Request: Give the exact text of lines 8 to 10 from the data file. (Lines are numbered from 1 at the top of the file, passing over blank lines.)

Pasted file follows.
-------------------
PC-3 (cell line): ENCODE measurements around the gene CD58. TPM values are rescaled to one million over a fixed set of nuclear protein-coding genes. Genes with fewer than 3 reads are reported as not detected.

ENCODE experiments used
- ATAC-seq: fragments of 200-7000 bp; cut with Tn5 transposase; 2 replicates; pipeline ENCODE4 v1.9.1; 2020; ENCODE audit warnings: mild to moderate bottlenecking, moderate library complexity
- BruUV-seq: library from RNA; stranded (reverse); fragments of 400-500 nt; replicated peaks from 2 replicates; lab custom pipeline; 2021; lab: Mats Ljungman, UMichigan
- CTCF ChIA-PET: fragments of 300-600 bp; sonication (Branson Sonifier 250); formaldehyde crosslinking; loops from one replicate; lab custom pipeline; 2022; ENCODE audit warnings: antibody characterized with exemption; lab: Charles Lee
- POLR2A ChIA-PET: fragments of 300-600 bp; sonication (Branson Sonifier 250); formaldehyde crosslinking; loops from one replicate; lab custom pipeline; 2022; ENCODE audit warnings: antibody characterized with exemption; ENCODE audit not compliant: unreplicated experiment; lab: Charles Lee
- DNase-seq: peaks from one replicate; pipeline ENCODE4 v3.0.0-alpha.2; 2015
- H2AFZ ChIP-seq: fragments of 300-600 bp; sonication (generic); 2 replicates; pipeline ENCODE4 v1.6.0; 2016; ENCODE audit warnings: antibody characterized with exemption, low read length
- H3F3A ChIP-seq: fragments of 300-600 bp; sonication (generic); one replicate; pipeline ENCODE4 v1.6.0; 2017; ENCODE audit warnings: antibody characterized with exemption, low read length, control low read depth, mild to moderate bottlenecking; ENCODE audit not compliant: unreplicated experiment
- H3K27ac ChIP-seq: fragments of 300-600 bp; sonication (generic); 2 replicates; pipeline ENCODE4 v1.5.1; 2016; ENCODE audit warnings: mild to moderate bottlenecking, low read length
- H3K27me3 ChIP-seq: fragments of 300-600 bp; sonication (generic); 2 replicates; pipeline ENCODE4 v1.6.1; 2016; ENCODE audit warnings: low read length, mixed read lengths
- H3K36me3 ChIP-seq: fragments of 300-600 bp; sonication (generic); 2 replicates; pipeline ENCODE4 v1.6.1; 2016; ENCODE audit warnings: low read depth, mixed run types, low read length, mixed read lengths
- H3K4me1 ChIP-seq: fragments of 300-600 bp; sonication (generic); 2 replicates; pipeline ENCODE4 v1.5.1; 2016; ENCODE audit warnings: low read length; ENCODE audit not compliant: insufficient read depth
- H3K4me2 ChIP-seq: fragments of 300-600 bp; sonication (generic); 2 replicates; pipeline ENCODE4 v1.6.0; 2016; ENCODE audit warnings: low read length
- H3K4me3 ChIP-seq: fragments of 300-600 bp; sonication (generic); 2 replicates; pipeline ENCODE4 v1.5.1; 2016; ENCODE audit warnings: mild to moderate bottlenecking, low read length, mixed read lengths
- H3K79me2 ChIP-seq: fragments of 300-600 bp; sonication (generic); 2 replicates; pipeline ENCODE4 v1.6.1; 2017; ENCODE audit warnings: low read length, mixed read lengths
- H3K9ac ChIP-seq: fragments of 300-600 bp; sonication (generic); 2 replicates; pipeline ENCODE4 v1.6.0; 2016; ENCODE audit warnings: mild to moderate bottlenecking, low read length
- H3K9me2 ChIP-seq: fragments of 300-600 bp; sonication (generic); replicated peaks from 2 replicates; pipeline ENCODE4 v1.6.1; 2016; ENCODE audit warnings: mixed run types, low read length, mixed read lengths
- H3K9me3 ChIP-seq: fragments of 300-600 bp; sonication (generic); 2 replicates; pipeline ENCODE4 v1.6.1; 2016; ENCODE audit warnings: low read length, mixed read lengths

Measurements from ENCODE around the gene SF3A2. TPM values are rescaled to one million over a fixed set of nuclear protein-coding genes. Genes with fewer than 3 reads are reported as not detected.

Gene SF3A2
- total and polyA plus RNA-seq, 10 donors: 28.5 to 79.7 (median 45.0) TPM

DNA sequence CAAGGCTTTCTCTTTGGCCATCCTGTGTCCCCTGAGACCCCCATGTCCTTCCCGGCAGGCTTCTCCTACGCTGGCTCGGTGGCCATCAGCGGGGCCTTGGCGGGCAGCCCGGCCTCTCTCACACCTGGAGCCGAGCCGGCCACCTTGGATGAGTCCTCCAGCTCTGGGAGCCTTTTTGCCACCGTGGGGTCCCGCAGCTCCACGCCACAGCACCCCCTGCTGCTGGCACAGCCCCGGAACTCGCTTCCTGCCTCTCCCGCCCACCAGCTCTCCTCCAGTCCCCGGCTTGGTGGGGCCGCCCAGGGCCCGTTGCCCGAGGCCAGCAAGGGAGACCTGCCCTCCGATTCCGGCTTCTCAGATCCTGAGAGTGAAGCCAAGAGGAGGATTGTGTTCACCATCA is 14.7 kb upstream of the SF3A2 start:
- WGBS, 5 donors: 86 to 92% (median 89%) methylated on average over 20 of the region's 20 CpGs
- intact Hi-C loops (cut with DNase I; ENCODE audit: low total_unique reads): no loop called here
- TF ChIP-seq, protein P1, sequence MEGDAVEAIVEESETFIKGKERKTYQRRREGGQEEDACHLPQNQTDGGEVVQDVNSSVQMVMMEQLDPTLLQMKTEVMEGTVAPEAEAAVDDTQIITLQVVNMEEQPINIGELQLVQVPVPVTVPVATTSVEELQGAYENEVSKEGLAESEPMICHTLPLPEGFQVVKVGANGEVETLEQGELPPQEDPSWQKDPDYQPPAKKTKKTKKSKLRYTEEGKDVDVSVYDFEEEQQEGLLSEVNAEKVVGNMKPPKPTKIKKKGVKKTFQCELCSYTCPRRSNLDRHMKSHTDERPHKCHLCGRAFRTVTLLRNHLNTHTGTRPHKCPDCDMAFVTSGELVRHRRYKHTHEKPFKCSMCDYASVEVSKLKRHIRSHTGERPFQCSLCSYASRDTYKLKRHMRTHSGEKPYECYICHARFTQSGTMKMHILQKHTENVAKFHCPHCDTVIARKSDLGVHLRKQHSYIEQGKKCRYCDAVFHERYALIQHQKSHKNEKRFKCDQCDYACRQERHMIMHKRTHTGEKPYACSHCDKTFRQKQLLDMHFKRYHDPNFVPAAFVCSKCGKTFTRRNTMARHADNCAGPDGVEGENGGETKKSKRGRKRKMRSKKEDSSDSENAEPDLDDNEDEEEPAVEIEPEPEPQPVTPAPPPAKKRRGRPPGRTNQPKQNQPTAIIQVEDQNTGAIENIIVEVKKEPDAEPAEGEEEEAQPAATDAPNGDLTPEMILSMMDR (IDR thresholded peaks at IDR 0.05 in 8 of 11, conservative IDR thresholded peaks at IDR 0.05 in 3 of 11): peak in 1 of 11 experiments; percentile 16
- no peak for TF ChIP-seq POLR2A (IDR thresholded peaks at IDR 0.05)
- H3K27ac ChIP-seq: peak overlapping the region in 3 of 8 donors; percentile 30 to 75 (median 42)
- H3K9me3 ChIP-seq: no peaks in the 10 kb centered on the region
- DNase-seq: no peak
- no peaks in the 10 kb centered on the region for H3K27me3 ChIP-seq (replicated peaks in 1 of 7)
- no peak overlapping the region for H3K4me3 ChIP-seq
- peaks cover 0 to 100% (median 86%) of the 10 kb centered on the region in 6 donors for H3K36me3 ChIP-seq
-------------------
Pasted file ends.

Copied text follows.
- H2AFZ ChIP-seq: fragments of 300-600 bp; sonication (generic); 2 replicates; pipeline ENCODE4 v1.6.0; 2016; ENCODE audit warnings: antibody characterized with exemption, low read length
- H3F3A ChIP-seq: fragments of 300-600 bp; sonication (generic); one replicate; pipeline ENCODE4 v1.6.0; 2017; ENCODE audit warnings: antibody characterized with exemption, low read length, control low read depth, mild to moderate bottlenecking; ENCODE audit not compliant: unreplicated experiment
- H3K27ac ChIP-seq: fragments of 300-600 bp; sonication (generic); 2 replicates; pipeline ENCODE4 v1.5.1; 2016; ENCODE audit warnings: mild to moderate bottlenecking, low read length